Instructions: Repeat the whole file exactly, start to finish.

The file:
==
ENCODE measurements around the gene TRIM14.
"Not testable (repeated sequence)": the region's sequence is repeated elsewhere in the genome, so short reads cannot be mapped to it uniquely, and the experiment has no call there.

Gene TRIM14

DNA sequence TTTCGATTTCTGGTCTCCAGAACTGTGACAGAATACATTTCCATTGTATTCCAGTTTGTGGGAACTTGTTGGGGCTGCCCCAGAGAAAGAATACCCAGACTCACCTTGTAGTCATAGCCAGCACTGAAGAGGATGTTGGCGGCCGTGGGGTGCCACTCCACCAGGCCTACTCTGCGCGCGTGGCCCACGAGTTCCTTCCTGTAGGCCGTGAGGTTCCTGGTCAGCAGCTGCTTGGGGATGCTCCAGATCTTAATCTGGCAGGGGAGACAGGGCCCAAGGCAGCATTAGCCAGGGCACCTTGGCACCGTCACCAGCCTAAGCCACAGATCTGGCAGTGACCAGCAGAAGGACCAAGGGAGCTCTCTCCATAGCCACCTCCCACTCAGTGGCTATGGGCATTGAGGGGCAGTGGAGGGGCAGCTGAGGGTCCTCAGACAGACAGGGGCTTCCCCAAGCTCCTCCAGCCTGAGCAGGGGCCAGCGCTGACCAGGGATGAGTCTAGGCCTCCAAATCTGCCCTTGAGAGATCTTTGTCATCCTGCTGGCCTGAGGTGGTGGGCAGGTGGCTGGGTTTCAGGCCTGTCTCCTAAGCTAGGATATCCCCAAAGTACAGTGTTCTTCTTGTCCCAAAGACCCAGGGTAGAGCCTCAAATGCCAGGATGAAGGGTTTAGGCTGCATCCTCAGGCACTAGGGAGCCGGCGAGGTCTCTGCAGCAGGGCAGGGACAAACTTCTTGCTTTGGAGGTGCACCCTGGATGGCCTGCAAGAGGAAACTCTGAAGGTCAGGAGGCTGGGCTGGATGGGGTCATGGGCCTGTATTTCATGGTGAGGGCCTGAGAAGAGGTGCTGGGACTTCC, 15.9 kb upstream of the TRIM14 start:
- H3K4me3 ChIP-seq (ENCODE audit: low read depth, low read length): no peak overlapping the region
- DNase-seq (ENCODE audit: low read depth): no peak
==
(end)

ENCODE measurements around the gene TRIM14.
"Not testable (repeated sequence)": the region's sequence is repeated elsewhere in the genome, so short reads cannot be mapped to it uniquely, and the experiment has no call there.

Gene TRIM14

DNA sequence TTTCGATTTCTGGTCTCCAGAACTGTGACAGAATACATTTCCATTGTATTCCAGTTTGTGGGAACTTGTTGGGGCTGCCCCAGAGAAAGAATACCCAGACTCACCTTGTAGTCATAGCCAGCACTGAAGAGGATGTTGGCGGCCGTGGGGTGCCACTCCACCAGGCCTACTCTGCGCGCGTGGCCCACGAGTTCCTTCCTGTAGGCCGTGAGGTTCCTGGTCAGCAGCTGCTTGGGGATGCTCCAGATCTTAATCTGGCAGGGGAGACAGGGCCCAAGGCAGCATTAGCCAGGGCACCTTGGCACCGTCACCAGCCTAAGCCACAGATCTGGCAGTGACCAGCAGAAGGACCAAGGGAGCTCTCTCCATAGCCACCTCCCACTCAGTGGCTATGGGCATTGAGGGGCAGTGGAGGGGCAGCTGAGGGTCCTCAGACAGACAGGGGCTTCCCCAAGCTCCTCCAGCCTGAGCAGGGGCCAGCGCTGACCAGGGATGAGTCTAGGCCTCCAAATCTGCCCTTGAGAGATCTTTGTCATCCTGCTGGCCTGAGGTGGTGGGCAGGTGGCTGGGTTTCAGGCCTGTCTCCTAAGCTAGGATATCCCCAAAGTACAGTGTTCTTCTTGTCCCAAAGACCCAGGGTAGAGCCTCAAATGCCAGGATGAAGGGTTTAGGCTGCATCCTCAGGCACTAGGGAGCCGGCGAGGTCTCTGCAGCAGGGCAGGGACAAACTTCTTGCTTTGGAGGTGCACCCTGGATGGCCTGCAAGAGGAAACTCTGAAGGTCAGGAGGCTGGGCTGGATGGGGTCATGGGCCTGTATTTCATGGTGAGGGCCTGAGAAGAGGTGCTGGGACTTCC, 15.9 kb upstream of the TRIM14 start:
- H3K4me3 ChIP-seq (ENCODE audit: low read depth, low read length): no peak overlapping the region
- DNase-seq (ENCODE audit: low read depth): no peak